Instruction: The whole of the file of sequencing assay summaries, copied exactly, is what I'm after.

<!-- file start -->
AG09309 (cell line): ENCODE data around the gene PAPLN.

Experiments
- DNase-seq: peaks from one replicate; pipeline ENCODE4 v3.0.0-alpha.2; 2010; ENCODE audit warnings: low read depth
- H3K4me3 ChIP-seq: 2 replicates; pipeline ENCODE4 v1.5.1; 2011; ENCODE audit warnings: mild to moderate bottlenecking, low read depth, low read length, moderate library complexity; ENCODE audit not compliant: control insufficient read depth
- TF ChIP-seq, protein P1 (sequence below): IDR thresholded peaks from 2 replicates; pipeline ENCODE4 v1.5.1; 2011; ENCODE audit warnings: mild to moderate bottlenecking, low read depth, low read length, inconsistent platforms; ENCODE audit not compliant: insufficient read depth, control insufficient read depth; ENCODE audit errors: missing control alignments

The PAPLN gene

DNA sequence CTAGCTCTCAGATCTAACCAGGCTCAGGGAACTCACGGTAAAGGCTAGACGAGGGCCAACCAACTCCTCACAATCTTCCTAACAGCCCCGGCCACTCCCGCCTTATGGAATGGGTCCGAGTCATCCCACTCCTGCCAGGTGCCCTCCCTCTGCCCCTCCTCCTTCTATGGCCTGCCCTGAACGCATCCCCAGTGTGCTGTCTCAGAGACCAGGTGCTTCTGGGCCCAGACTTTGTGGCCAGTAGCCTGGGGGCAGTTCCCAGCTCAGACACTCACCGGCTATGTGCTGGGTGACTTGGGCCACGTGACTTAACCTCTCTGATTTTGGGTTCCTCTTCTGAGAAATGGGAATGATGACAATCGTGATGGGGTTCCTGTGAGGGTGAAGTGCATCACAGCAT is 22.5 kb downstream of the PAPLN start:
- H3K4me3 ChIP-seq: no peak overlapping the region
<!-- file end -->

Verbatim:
AG09309 (cell line): ENCODE data around the gene PAPLN.

Experiments
- DNase-seq: peaks from one replicate; pipeline ENCODE4 v3.0.0-alpha.2; 2010; ENCODE audit warnings: low read depth
- H3K4me3 ChIP-seq: 2 replicates; pipeline ENCODE4 v1.5.1; 2011; ENCODE audit warnings: mild to moderate bottlenecking, low read depth, low read length, moderate library complexity; ENCODE audit not compliant: control insufficient read depth
- TF ChIP-seq, protein P1 (sequence below): IDR thresholded peaks from 2 replicates; pipeline ENCODE4 v1.5.1; 2011; ENCODE audit warnings: mild to moderate bottlenecking, low read depth, low read length, inconsistent platforms; ENCODE audit not compliant: insufficient read depth, control insufficient read depth; ENCODE audit errors: missing control alignments

The PAPLN gene

DNA sequence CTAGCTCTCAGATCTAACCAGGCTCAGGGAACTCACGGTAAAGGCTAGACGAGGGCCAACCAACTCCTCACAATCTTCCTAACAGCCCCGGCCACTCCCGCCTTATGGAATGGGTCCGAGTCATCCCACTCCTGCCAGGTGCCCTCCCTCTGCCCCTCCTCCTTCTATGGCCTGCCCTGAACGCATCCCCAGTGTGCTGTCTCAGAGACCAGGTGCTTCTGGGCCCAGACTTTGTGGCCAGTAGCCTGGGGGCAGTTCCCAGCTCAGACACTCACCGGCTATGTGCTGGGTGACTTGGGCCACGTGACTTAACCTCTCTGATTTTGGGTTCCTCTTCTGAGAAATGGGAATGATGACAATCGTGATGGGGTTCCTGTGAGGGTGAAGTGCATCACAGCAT is 22.5 kb downstream of the PAPLN start:
- H3K4me3 ChIP-seq: no peak overlapping the region